Enrollment in the Roman Catholic Archdiocese of Baltimore’s schools this fall increased by 3 percent over last year, reversing a nearly 20-year decline, officials announced last week.
This year, 31,978 students attend 100 elementary, middle, and high schools in the archdiocese. The enrollment figure tops the 1991 level of 31,042 and is the highest since 1988.
Archbishop William H. Keeler attributed the gains to “the increasing appeal of a values-centered education and the excellent academic record of our Catholic institutions.’'
Enrollment increases occurred in eight counties that surround Baltimore, with the largest increase, 17.3 percent, recorded in Carroll County, Md., and the next largest, 12.1 percent, in Howard County, Md.
The September merger of two Catholic elementary schools in Baltimore contributed to an overall 0.4 percent enrollment decline in the city.
Prosecutors seeking information about priests who may have sexually abused minors do not have a right to confidential information kept by the Archdiocese of Chicago, a Cook County, Ill., judge has ruled.
Circuit Court Judge Thomas R. Fitzgerald ruled last month that records containing allegations of abuse that are being sought by the state’s attorney for the county are confidential and are not subject to subpoena.
Prosecutors had subpoenaed files that the archdiocese maintains are protected under “pastoral privilege,’' said an archdiocesan source who did not want to be identified. The privilege is similar to the protection afforded conversations between a lawyer and a client or mental-health records, the source said.
Such protected information includes information or allegations about sexual abuse by priests that individuals or families have brought to the attention of archdiocesan officials, who were acting in a pastoral role, the source said.
A statement released by the archdiocese said officials there were “satisfied’’ with the ruling.
“In particular,’' the statement continues, “the archdiocese appreciates Judge Fitzgerald’s acknowledgment that the archdiocese acted responsibly in respecting the confidentiality of communications which are protected under the law.’'
Prosecutors reportedly are planning to appeal.
Chancellor Joseph A. Fernandez of the New York City public schools has denied a published report that he plans to leave his job next summer.
The Daily News, a tabloid newspaper in the city, reported in its Nov. 20 cover story that Mr. Fernandez had told an adviser he will likely leave his position in June, when his contract expires, largely because he is frustrated by poor relations with city hall and the city school board.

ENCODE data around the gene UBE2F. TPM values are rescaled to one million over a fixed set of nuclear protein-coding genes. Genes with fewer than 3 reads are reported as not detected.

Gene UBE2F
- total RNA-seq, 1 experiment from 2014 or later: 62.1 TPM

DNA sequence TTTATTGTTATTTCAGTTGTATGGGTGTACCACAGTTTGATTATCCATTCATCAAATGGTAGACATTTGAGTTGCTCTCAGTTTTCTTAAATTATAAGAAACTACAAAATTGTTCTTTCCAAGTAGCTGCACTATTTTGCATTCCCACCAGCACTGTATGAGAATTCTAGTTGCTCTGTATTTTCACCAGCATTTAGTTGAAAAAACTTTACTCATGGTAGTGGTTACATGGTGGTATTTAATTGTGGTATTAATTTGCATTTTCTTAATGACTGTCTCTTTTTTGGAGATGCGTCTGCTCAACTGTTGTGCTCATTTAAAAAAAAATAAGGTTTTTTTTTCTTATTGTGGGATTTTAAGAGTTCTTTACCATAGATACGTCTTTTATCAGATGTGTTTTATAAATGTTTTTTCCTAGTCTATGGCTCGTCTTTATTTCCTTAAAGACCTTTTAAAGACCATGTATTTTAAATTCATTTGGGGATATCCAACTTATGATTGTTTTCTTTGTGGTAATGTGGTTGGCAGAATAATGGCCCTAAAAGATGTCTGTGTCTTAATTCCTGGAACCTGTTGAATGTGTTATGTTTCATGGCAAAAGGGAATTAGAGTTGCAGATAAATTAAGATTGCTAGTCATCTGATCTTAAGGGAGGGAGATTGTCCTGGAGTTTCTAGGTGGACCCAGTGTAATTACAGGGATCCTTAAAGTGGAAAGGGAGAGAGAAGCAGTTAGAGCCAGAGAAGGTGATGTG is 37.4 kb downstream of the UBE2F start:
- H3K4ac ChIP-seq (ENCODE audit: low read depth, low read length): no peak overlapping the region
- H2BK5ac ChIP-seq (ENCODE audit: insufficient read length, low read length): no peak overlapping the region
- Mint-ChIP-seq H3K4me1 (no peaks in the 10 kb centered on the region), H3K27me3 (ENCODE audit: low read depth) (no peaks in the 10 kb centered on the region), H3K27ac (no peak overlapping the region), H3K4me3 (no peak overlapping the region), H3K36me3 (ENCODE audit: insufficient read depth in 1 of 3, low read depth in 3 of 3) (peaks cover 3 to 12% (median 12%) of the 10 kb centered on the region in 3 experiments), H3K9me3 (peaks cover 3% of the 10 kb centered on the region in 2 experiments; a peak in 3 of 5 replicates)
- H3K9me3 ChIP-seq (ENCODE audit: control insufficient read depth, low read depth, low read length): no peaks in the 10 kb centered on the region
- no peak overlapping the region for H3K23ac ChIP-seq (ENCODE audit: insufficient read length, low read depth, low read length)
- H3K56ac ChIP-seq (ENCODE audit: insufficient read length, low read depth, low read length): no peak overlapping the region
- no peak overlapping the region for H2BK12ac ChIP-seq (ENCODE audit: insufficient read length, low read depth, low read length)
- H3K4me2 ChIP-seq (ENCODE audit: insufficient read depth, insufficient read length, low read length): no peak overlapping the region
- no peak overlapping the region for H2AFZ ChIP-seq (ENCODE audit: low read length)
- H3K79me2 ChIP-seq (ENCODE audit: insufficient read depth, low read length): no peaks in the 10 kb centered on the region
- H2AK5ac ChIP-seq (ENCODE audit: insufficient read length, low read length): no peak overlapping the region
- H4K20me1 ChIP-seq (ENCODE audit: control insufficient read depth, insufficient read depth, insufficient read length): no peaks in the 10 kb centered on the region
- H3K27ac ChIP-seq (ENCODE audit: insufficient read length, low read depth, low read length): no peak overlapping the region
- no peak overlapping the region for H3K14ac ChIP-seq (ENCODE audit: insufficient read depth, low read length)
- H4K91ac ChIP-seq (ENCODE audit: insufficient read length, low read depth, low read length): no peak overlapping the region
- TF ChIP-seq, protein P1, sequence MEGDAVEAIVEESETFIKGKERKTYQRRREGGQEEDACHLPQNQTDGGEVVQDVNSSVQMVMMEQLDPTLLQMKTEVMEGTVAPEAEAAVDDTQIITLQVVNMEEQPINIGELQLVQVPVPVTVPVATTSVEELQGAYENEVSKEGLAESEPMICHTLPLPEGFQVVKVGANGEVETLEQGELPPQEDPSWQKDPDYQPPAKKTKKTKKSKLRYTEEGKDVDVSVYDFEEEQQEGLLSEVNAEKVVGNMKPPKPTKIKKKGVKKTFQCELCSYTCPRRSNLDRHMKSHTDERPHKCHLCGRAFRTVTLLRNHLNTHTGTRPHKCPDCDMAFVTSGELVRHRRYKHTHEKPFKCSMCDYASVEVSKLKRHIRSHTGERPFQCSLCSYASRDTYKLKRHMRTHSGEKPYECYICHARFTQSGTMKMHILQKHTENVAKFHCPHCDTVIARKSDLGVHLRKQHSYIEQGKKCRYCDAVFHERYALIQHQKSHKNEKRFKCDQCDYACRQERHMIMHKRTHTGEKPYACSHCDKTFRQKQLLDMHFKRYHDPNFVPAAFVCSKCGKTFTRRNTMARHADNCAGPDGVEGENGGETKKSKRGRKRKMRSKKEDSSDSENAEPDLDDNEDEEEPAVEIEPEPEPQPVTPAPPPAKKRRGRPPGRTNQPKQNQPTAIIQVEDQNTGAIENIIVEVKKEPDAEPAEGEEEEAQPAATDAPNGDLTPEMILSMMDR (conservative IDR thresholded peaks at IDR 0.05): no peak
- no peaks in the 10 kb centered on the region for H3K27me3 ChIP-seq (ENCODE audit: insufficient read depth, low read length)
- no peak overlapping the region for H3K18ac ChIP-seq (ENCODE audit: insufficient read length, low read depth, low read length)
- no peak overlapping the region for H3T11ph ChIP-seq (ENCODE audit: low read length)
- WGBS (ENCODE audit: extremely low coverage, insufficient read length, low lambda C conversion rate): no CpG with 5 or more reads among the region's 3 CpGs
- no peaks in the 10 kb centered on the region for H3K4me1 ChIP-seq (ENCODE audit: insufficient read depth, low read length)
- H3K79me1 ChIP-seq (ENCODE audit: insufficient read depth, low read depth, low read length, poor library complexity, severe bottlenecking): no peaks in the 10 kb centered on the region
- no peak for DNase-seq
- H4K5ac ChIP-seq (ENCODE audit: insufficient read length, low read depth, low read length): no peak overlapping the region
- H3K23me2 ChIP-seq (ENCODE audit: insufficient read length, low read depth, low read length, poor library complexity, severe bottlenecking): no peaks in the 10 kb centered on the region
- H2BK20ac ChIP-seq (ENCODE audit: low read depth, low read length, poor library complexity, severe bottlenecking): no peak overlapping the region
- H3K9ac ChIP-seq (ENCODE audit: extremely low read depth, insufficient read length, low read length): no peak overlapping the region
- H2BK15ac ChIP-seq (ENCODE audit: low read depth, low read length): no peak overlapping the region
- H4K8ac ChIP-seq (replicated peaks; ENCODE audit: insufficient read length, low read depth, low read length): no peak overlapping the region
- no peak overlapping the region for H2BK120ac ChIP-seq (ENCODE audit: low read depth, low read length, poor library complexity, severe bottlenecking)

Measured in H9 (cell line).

Mr. Fernandez responded to the report by issuing a press release that said he had had no official discussions with the board about renewing his contract and that he had “an open mind’’ on the subject.
Contrary to the report, Mr. Fernandez characterized himself as having a good relationship with Mayor David N. Dinkins, whom he described as supportive of many of his major educational reforms.
The Columbus, Ohio, school board has rejected a student-assignment plan that critics said would have resegregated schools.
The board voted 5 to 2 last month to reject the plan. Introduced in September, it would have reduced the number of students bused for desegregation and allowed them to attend school closer to home.
Larry Mixon, the district’s interim superintendent, was among those who urged the plan’s rejection. He predicted it would have forced the board to spend about $5.5 million to modify buildings and another $1 million to reopen four schools.
Teachers in the District of Columbia have approved a new three-year contract that includes a pay raise and formally lengthens the school day by a half-hour.
Under the contract, approved last late month, teachers will receive an 11 percent pay boost over two years. However, the city council must approve the money for the raises, which are expected to cost $17 million to $19 million in the first year and more than $20 million in the second year.
The council refused to approve teacher raises for the current school year.
By approving the contract on a voice vote, the teachers agreed to the longer school day, which Superintendent Franklin L. Smith imposed at the beginning of the school year.
The pact also includes a provision for the establishment of a committee to discuss what form teacher evaluations should take.
The negotiations for the contract have lasted more than two years. Earlier this year, some teachers conducted a work-to-the-rule job action to protest the lack of progress in the talks.
A 15-year-old student has been charged with murder in the slaying of his classmate late last month in a Chicago high school.
The incident occurred at Edward Tilden High School, in the Canaryville section of the city. An argument over a dice game between Joseph White and a 13-year-old student in a hallway on Nov. 20 ended when Mr. White allegedly shot three students. DeLondyn Lawson, a 13-year-old bystander, was fatally wounded in the back and two other students were also wounded, one critically.
Mr. White was charged as an adult and last week was being held in jail without bond. The youth playing dice with him was also arrested for gambling on school grounds.
According to Hazel Stewart, the school’s principal, the school staff periodically conducts unannounced security checks using metal detectors. The searches, which require at least 90 minutes and the help of 30 staff and community volunteers, would be impossible to carry out every day, she said.
“Even with two full-time policemen and seven security guards, it’s not adequate for one weapons search.’' Ms. Stewart added.
A version of this article appeared in the December 02, 1992 edition of Education Week as District News Roundup